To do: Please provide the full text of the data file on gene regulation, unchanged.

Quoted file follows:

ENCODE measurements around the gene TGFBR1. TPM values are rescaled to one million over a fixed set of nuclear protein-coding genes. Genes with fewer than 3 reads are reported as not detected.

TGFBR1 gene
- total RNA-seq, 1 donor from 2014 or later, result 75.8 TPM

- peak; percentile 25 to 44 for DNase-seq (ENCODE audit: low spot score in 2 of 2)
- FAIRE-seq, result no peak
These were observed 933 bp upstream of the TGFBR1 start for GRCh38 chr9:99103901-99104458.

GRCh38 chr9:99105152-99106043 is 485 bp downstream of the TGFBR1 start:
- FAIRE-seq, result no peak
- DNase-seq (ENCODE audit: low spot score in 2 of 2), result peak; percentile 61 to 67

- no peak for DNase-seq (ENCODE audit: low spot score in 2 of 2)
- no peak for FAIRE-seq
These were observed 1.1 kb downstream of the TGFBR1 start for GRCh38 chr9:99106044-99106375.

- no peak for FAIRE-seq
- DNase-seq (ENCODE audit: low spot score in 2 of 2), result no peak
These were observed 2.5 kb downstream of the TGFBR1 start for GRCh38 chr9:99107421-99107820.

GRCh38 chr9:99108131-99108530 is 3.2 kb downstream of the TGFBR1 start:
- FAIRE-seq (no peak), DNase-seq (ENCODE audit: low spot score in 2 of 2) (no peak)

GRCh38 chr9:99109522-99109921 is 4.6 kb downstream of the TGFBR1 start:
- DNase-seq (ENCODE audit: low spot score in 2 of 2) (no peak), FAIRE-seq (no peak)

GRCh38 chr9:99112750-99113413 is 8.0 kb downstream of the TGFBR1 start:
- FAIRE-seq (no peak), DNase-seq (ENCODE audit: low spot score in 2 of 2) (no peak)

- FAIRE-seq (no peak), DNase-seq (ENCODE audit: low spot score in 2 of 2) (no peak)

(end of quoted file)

ENCODE measurements around the gene TGFBR1. TPM values are rescaled to one million over a fixed set of nuclear protein-coding genes. Genes with fewer than 3 reads are reported as not detected.

TGFBR1 gene
- total RNA-seq, 1 donor from 2014 or later, result 75.8 TPM

- peak; percentile 25 to 44 for DNase-seq (ENCODE audit: low spot score in 2 of 2)
- FAIRE-seq, result no peak
These were observed 933 bp upstream of the TGFBR1 start for GRCh38 chr9:99103901-99104458.

GRCh38 chr9:99105152-99106043 is 485 bp downstream of the TGFBR1 start:
- FAIRE-seq, result no peak
- DNase-seq (ENCODE audit: low spot score in 2 of 2), result peak; percentile 61 to 67

- no peak for DNase-seq (ENCODE audit: low spot score in 2 of 2)
- no peak for FAIRE-seq
These were observed 1.1 kb downstream of the TGFBR1 start for GRCh38 chr9:99106044-99106375.

- no peak for FAIRE-seq
- DNase-seq (ENCODE audit: low spot score in 2 of 2), result no peak
These were observed 2.5 kb downstream of the TGFBR1 start for GRCh38 chr9:99107421-99107820.

GRCh38 chr9:99108131-99108530 is 3.2 kb downstream of the TGFBR1 start:
- FAIRE-seq (no peak), DNase-seq (ENCODE audit: low spot score in 2 of 2) (no peak)

GRCh38 chr9:99109522-99109921 is 4.6 kb downstream of the TGFBR1 start:
- DNase-seq (ENCODE audit: low spot score in 2 of 2) (no peak), FAIRE-seq (no peak)

GRCh38 chr9:99112750-99113413 is 8.0 kb downstream of the TGFBR1 start:
- FAIRE-seq (no peak), DNase-seq (ENCODE audit: low spot score in 2 of 2) (no peak)

- FAIRE-seq (no peak), DNase-seq (ENCODE audit: low spot score in 2 of 2) (no peak)